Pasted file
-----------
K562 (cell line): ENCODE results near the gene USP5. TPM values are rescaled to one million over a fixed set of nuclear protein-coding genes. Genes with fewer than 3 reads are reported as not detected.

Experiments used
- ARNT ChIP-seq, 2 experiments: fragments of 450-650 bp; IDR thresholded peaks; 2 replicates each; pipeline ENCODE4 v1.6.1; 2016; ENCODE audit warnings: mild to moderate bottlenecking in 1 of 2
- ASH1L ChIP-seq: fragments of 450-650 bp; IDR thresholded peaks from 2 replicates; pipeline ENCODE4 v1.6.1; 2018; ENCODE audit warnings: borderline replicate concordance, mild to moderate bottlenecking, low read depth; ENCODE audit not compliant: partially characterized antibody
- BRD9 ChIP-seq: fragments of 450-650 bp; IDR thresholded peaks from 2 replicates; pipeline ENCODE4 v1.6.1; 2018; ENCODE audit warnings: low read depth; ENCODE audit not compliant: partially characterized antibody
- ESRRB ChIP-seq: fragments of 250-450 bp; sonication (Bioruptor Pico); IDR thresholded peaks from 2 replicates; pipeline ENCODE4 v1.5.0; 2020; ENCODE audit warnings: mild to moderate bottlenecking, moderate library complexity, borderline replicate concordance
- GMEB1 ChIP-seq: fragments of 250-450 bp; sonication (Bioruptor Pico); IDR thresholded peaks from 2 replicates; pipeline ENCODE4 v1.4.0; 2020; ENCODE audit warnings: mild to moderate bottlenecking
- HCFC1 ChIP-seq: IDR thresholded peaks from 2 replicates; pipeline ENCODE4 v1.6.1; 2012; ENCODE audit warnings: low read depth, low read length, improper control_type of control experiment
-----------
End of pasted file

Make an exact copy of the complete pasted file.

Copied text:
K562 (cell line): ENCODE results near the gene USP5. TPM values are rescaled to one million over a fixed set of nuclear protein-coding genes. Genes with fewer than 3 reads are reported as not detected.

Experiments used
- ARNT ChIP-seq, 2 experiments: fragments of 450-650 bp; IDR thresholded peaks; 2 replicates each; pipeline ENCODE4 v1.6.1; 2016; ENCODE audit warnings: mild to moderate bottlenecking in 1 of 2
- ASH1L ChIP-seq: fragments of 450-650 bp; IDR thresholded peaks from 2 replicates; pipeline ENCODE4 v1.6.1; 2018; ENCODE audit warnings: borderline replicate concordance, mild to moderate bottlenecking, low read depth; ENCODE audit not compliant: partially characterized antibody
- BRD9 ChIP-seq: fragments of 450-650 bp; IDR thresholded peaks from 2 replicates; pipeline ENCODE4 v1.6.1; 2018; ENCODE audit warnings: low read depth; ENCODE audit not compliant: partially characterized antibody
- ESRRB ChIP-seq: fragments of 250-450 bp; sonication (Bioruptor Pico); IDR thresholded peaks from 2 replicates; pipeline ENCODE4 v1.5.0; 2020; ENCODE audit warnings: mild to moderate bottlenecking, moderate library complexity, borderline replicate concordance
- GMEB1 ChIP-seq: fragments of 250-450 bp; sonication (Bioruptor Pico); IDR thresholded peaks from 2 replicates; pipeline ENCODE4 v1.4.0; 2020; ENCODE audit warnings: mild to moderate bottlenecking
- HCFC1 ChIP-seq: IDR thresholded peaks from 2 replicates; pipeline ENCODE4 v1.6.1; 2012; ENCODE audit warnings: low read depth, low read length, improper control_type of control experiment